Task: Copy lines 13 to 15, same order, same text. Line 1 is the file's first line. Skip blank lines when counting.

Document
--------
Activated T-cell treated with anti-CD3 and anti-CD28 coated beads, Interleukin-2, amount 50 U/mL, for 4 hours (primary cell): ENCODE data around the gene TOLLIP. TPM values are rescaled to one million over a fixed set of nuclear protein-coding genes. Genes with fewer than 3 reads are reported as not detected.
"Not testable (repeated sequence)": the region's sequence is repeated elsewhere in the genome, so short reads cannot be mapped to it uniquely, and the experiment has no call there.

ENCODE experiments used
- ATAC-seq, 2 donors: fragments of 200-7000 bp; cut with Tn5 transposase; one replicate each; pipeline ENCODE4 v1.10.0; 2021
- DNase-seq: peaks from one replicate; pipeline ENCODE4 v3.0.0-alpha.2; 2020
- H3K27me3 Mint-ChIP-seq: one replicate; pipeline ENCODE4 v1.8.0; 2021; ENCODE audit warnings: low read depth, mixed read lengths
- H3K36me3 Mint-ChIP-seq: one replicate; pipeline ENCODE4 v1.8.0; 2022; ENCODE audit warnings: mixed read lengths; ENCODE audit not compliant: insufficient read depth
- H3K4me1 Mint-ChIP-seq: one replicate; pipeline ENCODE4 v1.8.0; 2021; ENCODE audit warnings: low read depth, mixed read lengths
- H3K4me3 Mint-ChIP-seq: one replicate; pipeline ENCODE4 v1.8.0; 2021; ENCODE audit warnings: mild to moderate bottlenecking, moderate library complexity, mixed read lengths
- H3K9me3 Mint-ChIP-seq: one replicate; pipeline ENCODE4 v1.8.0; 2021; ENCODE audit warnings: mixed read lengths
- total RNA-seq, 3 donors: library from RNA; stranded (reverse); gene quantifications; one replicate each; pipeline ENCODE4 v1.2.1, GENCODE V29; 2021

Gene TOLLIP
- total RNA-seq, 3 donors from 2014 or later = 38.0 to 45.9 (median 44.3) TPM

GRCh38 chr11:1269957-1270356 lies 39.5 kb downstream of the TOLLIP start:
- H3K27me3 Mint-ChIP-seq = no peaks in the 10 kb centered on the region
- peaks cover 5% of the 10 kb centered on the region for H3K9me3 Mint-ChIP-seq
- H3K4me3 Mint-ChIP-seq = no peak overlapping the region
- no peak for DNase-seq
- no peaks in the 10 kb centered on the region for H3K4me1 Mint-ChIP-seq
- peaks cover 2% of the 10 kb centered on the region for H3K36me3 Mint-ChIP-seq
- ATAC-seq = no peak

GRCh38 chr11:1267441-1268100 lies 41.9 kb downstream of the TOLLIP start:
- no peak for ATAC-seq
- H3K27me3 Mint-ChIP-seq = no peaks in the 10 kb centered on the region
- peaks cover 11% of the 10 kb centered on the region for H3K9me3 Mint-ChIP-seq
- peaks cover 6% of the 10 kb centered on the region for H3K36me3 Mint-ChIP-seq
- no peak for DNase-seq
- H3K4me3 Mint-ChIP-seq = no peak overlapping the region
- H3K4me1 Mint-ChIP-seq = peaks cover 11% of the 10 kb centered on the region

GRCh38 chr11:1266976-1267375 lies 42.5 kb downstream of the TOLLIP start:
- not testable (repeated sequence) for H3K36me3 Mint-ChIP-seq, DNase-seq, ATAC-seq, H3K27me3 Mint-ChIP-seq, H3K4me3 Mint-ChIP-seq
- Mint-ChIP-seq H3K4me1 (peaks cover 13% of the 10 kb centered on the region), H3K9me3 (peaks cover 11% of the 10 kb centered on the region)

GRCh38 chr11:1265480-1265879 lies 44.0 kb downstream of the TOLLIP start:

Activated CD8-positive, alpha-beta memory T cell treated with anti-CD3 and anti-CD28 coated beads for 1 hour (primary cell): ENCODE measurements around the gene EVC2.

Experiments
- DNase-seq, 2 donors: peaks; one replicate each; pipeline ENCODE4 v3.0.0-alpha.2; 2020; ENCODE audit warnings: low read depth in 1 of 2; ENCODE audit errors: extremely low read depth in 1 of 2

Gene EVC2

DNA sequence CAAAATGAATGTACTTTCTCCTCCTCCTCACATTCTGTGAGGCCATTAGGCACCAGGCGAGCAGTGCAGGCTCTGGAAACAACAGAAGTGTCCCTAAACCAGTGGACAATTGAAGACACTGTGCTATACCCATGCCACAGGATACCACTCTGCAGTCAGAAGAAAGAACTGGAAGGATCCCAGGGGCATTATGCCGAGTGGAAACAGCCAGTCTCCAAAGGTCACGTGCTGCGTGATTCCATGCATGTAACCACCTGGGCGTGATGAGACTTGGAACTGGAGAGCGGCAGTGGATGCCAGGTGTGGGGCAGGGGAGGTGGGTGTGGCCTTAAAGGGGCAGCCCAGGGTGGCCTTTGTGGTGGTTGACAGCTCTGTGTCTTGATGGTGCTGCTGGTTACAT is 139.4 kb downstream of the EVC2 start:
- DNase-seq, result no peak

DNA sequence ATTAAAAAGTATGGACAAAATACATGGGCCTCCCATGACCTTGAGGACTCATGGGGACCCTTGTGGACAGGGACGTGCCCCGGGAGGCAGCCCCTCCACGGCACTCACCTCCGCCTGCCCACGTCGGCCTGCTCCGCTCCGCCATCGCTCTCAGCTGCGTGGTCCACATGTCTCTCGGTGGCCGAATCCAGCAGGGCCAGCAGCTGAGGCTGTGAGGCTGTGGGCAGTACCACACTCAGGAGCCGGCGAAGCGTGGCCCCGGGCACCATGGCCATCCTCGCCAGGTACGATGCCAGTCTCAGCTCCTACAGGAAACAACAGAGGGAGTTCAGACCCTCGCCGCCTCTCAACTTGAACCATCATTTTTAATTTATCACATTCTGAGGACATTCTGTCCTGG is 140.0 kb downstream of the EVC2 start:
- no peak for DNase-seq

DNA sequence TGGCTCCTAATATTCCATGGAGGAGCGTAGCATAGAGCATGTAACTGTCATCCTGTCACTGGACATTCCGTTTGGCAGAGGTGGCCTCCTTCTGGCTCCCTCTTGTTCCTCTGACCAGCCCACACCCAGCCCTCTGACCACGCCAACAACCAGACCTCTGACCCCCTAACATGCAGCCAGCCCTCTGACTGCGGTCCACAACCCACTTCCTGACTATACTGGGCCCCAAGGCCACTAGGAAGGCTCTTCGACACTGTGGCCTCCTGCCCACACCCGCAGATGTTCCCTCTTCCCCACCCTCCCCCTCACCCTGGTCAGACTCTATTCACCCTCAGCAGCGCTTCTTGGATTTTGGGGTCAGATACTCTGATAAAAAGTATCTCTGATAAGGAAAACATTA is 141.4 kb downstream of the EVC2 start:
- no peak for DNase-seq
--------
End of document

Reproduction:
- total RNA-seq, 3 donors from 2014 or later = 38.0 to 45.9 (median 44.3) TPM

GRCh38 chr11:1269957-1270356 lies 39.5 kb downstream of the TOLLIP start:
- H3K27me3 Mint-ChIP-seq = no peaks in the 10 kb centered on the region